Volume 2 - Opinions of Counsel SBEA No. 2
Assessor (removal from office) - Real Property Tax Law, § 1522:
An appointing authority may make a determination to remove an assessor from office but that determination is subject to an administrative review by the State Board of Equalization and Assessment.
We have received an inquiry as to whether an assessor who has been appointed to a six-year term may be removed from office by the town board during the six-year term for reasons other than “dereliction of duties”.
Subdivision 7 of section 1522 of the Real Property Tax Law contains the provisions for removal of assessors.
“7. Removal of assessors. An assessor may be removed from office for just cause by the appointing authority after a hearing upon notice. Determination to remove an assessor or take other disciplinary action as a result of the removal proceeding against an assessor shall be subject to review by the state board upon application filed with such board by the assessor within thirty days after receipt by him of written notice of such determination. The review by the state board shall be based upon the record and a transcript of the hearing held by the appointing authority and such oral or written argument as may be presented to such board by the parties to the proceeding. Upon completion of such review the state board shall affirm, reverse or modify the determination of the appointing authority. The determination of the state board shall be subject to judicial review in accordance with the provisions of article seventy-eight of the civil practice law and rules.” (Emphasis added)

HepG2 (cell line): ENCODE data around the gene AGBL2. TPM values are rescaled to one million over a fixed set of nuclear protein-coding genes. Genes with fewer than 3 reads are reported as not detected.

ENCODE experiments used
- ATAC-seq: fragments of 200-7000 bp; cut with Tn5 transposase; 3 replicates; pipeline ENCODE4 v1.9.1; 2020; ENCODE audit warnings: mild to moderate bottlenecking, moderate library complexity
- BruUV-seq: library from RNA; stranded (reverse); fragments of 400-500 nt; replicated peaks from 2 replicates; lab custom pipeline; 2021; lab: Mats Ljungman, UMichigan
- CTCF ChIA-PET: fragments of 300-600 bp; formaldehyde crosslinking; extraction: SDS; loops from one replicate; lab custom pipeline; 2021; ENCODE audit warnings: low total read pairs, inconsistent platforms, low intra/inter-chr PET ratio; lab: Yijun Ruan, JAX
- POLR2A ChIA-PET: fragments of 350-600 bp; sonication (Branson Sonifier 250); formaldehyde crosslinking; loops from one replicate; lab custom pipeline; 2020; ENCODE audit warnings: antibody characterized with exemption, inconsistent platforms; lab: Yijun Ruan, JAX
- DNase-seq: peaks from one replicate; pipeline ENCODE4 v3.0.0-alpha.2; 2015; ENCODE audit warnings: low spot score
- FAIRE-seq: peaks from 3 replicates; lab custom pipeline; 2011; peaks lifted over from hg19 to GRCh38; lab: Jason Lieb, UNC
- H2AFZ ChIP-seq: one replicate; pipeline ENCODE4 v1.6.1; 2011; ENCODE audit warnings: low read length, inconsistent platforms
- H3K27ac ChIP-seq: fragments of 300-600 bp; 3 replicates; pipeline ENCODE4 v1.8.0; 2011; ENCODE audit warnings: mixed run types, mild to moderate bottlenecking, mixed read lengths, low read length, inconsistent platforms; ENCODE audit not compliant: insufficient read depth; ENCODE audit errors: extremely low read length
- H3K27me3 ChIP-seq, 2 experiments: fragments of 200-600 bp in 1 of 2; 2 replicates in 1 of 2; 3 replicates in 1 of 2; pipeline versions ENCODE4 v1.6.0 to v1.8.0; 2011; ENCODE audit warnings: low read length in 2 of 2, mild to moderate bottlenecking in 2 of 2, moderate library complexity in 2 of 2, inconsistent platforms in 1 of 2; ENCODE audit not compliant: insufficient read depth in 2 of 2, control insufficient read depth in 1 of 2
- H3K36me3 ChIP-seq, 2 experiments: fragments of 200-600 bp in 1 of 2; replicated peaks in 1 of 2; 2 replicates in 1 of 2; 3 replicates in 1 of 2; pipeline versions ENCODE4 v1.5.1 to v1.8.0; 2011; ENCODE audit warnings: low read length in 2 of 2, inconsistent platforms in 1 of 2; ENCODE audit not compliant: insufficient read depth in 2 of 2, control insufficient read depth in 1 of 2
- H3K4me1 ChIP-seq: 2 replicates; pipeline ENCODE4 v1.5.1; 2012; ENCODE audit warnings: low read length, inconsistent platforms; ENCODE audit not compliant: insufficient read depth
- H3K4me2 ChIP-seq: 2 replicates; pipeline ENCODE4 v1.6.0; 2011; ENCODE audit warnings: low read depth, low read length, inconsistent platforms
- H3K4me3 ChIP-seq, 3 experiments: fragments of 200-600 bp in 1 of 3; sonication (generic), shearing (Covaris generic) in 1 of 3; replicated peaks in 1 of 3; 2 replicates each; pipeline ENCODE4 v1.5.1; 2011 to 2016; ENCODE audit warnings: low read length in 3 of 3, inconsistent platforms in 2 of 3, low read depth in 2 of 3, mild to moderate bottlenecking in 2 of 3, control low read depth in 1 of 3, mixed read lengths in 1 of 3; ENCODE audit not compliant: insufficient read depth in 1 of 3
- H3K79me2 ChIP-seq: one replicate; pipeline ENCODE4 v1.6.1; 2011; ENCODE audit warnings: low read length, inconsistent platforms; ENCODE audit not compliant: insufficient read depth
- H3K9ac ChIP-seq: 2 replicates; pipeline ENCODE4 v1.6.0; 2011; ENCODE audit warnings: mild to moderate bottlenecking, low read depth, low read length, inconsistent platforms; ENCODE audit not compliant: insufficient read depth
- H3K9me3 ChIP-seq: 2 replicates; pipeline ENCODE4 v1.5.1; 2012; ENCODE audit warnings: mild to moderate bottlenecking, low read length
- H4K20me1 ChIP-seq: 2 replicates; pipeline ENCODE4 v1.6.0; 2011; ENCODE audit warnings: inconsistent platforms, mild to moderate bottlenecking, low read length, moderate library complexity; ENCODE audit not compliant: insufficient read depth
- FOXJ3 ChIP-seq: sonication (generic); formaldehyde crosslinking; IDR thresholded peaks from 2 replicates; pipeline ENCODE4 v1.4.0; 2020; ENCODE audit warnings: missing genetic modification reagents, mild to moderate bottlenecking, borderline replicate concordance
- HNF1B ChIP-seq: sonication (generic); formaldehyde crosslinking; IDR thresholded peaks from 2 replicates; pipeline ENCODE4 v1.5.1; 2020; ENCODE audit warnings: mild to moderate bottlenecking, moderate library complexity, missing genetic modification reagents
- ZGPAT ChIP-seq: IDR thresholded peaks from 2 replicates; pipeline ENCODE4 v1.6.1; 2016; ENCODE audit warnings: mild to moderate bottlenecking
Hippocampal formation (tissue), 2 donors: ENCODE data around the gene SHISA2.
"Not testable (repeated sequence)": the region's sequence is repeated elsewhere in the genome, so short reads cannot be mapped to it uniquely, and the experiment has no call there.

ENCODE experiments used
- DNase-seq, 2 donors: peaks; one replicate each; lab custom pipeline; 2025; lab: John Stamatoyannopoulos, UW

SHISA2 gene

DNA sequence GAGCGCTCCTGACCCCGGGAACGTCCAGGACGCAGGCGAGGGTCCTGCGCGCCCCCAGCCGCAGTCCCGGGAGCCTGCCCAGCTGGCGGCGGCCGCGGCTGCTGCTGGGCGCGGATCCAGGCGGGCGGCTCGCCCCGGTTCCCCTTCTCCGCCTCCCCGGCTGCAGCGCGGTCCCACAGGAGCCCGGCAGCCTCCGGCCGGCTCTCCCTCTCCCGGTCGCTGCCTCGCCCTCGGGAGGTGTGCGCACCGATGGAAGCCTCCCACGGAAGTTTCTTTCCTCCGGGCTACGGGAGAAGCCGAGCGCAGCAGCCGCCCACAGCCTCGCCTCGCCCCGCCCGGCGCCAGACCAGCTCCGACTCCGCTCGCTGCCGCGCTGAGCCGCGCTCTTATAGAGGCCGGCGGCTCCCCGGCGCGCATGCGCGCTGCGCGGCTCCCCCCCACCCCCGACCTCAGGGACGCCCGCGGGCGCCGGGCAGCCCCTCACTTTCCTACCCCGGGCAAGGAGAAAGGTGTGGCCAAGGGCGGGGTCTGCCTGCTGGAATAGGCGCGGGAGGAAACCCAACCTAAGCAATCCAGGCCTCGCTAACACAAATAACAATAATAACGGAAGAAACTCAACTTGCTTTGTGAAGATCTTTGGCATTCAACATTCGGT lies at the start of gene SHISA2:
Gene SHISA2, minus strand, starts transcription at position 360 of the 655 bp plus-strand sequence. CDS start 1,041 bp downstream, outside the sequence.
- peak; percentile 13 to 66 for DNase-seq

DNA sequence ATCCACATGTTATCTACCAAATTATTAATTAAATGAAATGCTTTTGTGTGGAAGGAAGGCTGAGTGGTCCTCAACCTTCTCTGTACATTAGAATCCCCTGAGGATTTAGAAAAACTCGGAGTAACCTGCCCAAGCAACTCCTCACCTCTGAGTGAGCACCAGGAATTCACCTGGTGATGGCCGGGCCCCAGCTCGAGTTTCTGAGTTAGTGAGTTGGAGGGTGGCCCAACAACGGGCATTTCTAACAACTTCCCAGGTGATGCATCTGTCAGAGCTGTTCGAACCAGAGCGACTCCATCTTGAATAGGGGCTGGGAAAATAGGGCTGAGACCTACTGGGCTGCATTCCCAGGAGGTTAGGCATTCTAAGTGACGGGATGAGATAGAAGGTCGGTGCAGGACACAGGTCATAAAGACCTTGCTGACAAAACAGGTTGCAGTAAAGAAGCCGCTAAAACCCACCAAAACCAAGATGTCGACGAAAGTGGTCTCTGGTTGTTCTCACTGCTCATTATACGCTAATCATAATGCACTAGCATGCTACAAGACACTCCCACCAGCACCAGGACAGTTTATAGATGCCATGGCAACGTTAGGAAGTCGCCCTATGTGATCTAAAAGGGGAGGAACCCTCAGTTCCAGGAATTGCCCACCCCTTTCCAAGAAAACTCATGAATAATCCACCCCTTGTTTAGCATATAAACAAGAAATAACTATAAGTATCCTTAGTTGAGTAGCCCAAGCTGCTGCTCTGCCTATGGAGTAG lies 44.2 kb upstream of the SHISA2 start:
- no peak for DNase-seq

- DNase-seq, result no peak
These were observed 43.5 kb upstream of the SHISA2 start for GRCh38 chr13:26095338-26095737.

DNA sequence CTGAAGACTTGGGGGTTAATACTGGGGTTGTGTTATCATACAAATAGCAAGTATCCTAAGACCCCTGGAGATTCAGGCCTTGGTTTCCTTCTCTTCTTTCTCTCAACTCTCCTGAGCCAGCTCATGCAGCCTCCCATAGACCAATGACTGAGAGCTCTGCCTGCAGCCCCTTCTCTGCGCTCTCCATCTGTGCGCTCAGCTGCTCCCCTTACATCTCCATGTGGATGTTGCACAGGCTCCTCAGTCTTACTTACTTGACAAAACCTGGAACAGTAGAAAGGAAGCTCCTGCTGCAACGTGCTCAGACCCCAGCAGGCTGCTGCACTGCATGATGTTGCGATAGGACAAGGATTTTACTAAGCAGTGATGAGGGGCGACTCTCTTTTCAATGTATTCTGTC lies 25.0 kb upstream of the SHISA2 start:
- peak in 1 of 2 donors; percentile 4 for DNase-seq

Accordingly, if an appointing authority makes a determination to remove an appointed assessor from office, its determination is subject to an administrative review by the State Board of Equalization and Assessment. The statute provides the State Board with the authority to affirm, reverse or modify the determination of the appointing authority. The determination of the State Board is subject to judicial review pursuant to Article 78 of the Civil Practice Law and Rules.
Assessors are thereby protected from capricious removal or capricious disciplinary action by the appointing authority. However, exactly what would constitute “just cause” would have to be developed in each individual situation.
May 16, 1972